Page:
Sixtus IV has been accused of having had male lovers, the basis of this being the diary records of Stefano Infessura who recorded documented episodes, but also unsubstantiated rumours. He was accused of awarding benefices and bishoprics in return for sexual favours, and nominated a number of young men as cardinals, some of whom were celebrated for their looks. While it is indisputable that Sixtus favoured his relatives in the hope of having faithful executors of policy; there is less evidence of direct corruption or favouritism. The exception may perhaps be Giovanni Sclafenato, who was created a cardinal according to the papal epitaph on his tomb for “ingenuousness, loyalty and his others gifts of soul and body”. The English theologian John Bale attributed to Sixtus “the authorisation to practice sodomy during periods of warm weather”. However, such accusations by Protestant polemicists can be dismissed as attempts at anti-Catholic propaganda.
More than 70 Catholic priests and deacons gathered at a London church yesterday to pray, share concerns, and discuss the future of the Church.
The meeting at St John’s Anglican Church, Waterloo, was called following a letter in the Tablet (2 June 2012) by seven priests, speaking of the ‘universal call to holiness in Christ’ for all the baptised made by the bishops at their November 2011 conference, and their desire to promote ‘a culture of vocation’ within the corporate identity of the Catholic Church, ‘marked by a confident Catholic faith’. The authors called for a more active encouragement of lay people in the work of the Church, and expressed concern that the call for collegiality made by Vatican II has not been realised.
After an opening prayer, the assembly sang Veni Sancte Spiritus and there was a short period of silence.
Fr Joe Ryan, north London parish priest and chair of Westminster Justice and Peace said he was glad to be part of the process of “building up the body of Christ” by attending the meeting. Fr Paul Saunders from Southwark Diocese said he saw it was “part of our stewardship” to pass on and develop the teachings of Vatican II.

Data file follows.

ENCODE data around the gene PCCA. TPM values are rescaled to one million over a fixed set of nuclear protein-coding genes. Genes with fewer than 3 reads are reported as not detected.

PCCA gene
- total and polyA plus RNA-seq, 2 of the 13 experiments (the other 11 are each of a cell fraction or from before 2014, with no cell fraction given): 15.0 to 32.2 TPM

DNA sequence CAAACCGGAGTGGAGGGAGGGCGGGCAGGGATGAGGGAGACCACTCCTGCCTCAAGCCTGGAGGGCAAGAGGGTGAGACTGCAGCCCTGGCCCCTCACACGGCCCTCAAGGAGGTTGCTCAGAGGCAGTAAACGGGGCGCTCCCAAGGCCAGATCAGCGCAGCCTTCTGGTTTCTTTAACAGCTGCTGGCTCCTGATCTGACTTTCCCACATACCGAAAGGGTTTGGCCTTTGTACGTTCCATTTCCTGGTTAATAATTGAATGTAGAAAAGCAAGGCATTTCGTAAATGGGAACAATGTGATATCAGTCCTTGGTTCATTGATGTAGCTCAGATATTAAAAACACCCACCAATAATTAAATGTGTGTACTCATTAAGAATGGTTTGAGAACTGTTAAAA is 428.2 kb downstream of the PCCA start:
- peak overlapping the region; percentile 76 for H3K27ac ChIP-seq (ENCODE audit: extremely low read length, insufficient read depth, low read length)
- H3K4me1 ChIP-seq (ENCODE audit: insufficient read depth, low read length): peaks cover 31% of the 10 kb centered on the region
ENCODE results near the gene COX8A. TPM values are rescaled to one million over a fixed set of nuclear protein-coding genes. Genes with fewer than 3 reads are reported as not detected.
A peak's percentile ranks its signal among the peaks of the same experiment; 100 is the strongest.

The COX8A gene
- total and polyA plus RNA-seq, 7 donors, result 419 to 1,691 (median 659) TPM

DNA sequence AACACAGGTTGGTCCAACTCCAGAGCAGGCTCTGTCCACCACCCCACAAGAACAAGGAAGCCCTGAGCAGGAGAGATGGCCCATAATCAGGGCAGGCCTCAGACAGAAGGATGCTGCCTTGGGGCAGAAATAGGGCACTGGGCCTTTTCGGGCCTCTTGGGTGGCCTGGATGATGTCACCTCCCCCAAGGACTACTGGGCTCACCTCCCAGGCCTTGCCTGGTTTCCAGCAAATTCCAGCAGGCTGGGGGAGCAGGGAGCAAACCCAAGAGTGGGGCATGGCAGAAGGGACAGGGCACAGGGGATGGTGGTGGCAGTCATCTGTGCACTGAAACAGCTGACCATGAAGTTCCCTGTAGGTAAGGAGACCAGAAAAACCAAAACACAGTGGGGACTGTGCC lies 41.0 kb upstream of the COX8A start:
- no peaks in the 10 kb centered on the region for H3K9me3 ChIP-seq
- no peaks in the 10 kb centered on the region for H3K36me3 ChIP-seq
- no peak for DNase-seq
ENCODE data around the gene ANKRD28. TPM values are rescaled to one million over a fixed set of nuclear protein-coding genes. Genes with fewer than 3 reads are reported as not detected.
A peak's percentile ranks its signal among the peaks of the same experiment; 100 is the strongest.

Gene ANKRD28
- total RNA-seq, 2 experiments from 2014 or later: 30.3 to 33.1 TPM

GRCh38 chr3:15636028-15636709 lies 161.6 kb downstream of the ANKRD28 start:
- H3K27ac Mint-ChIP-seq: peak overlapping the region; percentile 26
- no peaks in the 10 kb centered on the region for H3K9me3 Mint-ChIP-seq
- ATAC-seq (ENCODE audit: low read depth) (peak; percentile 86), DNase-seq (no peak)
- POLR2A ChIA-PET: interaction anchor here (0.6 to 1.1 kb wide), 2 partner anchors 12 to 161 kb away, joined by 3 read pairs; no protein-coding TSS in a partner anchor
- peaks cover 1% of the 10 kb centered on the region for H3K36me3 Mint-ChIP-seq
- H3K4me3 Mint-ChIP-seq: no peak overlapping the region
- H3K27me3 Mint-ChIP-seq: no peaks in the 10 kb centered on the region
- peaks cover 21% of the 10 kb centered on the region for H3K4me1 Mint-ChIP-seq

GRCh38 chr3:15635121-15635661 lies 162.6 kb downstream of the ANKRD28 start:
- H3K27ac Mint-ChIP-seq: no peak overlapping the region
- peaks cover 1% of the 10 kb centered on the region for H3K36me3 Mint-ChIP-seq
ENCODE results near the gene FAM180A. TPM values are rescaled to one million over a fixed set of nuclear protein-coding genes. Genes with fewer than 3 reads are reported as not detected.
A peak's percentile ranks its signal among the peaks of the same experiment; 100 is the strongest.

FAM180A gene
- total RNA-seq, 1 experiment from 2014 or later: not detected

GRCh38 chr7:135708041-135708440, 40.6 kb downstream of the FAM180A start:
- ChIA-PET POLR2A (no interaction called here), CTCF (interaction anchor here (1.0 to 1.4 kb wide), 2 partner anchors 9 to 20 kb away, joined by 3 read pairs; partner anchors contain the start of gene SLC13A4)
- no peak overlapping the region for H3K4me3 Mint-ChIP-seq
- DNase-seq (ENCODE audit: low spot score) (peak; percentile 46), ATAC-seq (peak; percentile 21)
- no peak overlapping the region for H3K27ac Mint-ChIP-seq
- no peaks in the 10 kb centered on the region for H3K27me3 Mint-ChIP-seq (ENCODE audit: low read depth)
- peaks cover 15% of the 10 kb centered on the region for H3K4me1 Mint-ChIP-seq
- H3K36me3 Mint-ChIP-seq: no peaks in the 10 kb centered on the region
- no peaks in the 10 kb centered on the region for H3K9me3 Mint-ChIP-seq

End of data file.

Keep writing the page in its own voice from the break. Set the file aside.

Fr Patrick McLaughlin who spent years in peace and reconciliation at Corrymeela in Northern Ireland quoted Antony Di Mello who spoke of the need to “combine loyalty and obedience with creativity and confrontation”. At Corrymeela, he said, they had endeavoured to work collaboratively with people from different communities – “opening up spaces where people could be listened to with respect and gentleness”. The result, he pointed out, was that Ian Paisley and Martin McGuinness eventually came to work together.
In a brief presentation, theologian Mary Gray spoke of her overwhelming sense of priests with a deep love of the Church but with great concerns for the future, with an ageing priesthood, declining vocations and loss of young people. There had a been euphoria after Vatican II, she said, but this had been followed by a great sense of disappointment.
“We could not have expected the failure to implement the teachings of Vatican II and the backlash that has followed”, she said. “People are confused. They see married former Anglican priests with families being ordained but Catholic seminarians cannot marry and there is no discussion about this.”
Underlying all this, she said, was the fact that people are afraid to speak, or be seen as critical in any way, for fear of very serious censure.
She advised: “As St Ignatius said: ‘go where the energy is good’. And that is – the monasteries, convents, and organisations like CAFOD”. She also advised people to express their views. Quoting Catherine of Siena she said: ‘I see that the world is destroyed through silence.’